CJI defends Collegium system of appointment of judges
The Chief Justice of India, P Sathasivam, on Saturday defended the collegium system for appointment of judges in higher judiciary but said it is a prerogative of the Centre to bring a Bill to change it.
New Delhi: The Chief Justice of India, P Sathasivam, on Saturday defended the collegium system for appointment of judges in higher judiciary but said it is a prerogative of the Centre to bring a Bill to change it.
"Now as CJI, I am not going into the contents of the Bill and how it was passed as it is the prerogative of the government and it is for the people to accept it or not. It is too early for me to say anything on Judicial Appointment Commission or Committee," Justice Sathasivan said while inaugurating a seminar on Rule of Law.
His remarks came after the President of Bar Association of India, Anil Divan, raised questions on the way the Centre brought the Bill "without" taking members of judicial fraternity into confidence and "rushed" it through in Rajya Sabha.
He said they never received any response from the Law Minister on the letter dated April 17 by top jurists of the country seeking a draft copy of the Bill.
The CJI said that the government and its agencies have a say in the present collegium system and their views are also taken into consideration for appointment of judges.
Justice Sathasivam said that no name is finalised until it gets clearance from the Law Minister, the Prime Minister and the President and in the whole mechanism, inputs from intelligence bureau, respective high courts and eminent people like sons of the soil, are taken into consideration.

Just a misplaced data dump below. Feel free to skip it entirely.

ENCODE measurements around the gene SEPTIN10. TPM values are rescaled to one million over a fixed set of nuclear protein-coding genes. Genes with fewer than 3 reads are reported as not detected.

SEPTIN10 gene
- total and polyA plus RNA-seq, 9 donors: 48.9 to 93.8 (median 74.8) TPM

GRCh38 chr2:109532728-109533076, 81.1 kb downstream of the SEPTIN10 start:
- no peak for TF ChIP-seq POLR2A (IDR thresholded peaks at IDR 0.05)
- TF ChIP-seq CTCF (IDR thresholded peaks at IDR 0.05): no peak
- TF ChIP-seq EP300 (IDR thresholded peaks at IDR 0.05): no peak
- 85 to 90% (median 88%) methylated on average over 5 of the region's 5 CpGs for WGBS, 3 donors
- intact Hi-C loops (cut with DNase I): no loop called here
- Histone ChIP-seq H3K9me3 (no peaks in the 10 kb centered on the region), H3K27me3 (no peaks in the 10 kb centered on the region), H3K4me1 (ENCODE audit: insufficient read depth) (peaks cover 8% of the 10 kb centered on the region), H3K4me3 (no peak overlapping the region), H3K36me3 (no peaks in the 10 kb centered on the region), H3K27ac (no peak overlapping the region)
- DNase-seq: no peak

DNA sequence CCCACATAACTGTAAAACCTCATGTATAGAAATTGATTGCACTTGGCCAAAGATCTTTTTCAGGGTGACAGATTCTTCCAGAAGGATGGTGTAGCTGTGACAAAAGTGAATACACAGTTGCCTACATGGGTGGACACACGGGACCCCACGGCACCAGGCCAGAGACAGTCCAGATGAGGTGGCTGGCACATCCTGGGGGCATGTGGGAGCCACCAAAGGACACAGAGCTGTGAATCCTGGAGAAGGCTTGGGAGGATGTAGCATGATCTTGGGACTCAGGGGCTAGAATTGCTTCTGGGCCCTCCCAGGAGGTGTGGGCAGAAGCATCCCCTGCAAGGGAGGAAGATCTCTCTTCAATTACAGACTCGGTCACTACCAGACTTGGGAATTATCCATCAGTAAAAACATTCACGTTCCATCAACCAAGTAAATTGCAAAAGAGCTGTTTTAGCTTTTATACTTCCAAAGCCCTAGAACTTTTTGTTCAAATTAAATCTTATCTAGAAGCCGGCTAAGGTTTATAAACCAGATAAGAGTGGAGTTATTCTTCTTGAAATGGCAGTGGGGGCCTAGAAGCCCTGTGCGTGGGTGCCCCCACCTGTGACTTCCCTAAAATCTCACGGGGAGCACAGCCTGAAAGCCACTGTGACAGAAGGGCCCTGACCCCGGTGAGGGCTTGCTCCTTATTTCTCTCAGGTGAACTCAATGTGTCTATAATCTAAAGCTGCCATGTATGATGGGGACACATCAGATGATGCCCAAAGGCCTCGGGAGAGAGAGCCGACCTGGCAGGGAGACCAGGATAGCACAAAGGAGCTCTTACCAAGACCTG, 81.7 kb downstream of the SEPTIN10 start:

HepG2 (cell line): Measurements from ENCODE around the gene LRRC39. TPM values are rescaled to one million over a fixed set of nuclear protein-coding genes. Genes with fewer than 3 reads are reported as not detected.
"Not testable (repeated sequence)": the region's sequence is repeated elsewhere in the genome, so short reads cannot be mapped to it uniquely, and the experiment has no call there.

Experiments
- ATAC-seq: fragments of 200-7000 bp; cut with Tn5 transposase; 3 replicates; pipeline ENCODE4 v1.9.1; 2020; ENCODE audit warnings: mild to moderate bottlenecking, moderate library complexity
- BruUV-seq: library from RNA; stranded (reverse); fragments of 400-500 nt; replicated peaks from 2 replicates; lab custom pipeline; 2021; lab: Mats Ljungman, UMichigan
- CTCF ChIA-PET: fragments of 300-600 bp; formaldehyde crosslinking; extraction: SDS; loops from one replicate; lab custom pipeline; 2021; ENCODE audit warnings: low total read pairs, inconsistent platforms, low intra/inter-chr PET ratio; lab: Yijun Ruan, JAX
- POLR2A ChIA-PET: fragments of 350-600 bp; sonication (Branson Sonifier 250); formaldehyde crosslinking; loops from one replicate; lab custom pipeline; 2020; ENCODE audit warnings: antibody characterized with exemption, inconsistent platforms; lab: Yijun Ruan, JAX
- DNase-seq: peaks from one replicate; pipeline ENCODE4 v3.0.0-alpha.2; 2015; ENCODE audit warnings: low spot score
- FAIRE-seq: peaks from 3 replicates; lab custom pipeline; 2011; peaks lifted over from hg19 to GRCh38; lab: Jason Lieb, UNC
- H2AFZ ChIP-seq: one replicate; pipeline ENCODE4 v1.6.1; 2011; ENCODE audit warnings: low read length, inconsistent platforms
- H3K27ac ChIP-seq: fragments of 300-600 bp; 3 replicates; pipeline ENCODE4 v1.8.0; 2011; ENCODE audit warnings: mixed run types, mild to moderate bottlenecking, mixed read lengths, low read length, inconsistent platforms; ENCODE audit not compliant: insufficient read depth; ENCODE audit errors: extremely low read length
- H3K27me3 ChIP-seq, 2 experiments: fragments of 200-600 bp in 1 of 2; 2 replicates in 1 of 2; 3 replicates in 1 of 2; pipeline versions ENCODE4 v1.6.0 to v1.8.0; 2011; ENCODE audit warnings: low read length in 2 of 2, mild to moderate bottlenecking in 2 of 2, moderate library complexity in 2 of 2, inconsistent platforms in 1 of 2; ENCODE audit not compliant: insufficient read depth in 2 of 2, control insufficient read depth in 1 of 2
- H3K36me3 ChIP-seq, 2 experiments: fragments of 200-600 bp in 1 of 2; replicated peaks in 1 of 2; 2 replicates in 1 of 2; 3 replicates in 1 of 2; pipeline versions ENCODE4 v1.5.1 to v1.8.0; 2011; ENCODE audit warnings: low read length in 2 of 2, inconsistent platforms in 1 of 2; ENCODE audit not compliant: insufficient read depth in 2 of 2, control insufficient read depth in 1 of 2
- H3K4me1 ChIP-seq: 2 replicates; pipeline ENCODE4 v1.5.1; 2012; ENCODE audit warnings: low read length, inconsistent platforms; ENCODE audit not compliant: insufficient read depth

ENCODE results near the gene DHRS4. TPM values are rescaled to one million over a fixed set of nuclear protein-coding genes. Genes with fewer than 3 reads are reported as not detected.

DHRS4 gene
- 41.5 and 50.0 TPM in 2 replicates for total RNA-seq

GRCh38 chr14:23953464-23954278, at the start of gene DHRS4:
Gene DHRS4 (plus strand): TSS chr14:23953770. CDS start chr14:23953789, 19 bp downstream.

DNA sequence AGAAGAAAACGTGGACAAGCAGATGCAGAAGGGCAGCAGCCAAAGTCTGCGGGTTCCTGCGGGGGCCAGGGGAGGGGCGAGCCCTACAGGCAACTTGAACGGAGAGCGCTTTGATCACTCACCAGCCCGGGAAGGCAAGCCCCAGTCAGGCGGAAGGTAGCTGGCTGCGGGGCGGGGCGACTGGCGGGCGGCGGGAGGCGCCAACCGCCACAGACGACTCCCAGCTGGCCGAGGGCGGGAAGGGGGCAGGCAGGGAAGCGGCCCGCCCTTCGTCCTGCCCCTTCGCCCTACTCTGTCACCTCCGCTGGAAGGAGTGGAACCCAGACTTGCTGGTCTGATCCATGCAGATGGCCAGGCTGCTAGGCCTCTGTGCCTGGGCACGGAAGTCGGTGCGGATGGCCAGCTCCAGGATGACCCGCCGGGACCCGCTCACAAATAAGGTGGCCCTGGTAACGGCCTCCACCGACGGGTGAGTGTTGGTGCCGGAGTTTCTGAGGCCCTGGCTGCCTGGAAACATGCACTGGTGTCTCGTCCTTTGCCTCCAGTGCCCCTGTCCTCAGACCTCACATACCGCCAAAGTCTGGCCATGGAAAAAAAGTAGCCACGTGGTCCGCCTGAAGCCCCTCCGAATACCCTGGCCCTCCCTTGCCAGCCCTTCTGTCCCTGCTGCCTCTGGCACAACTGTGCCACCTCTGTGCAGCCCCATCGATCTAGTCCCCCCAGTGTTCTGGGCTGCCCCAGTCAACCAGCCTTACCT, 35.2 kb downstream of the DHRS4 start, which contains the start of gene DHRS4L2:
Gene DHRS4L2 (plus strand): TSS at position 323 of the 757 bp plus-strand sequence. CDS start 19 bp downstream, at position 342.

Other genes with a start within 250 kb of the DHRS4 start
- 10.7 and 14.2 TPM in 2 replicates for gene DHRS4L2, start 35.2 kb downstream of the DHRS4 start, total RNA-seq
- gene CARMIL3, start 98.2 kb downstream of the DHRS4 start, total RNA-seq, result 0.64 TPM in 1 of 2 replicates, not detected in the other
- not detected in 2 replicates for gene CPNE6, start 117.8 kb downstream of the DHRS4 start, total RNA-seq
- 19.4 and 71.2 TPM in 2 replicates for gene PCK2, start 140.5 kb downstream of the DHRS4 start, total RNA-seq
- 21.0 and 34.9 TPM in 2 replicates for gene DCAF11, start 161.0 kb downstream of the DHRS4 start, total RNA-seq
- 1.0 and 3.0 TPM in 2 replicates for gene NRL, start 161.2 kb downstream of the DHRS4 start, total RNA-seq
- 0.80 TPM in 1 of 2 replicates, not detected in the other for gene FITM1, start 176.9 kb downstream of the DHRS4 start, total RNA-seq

He said judicial function is universally recognised as distinct and separate in the system of government and is the "very heart" of the republic and the "bulwark" of democracy. He said judicial accountability is fostered through the process of selection, discipline and removal found in the Constitution.
"...The success of a democracy largely depends upon an impartial strong and independent judiciary endowed with sufficient power to administer justice," the CJI said.
"Although both judicial independence and judicial accountability are vital for maintaining the rule of law, they are sometimes projected as conflicting phenomenon. Judicial accountability has become an indispensable counterbalance to judicial independence.
"In that connection, accountability is fostered through the process of selection, discipline and removal found in the Constitution and the statutes in various judicial systems," he said.
Stressing the need for an independent judiciary, he said, without it, there is a little hope for the rule of law. "Thus, the need for judicial independence is not for judges or the judiciary per se but for the people," he said.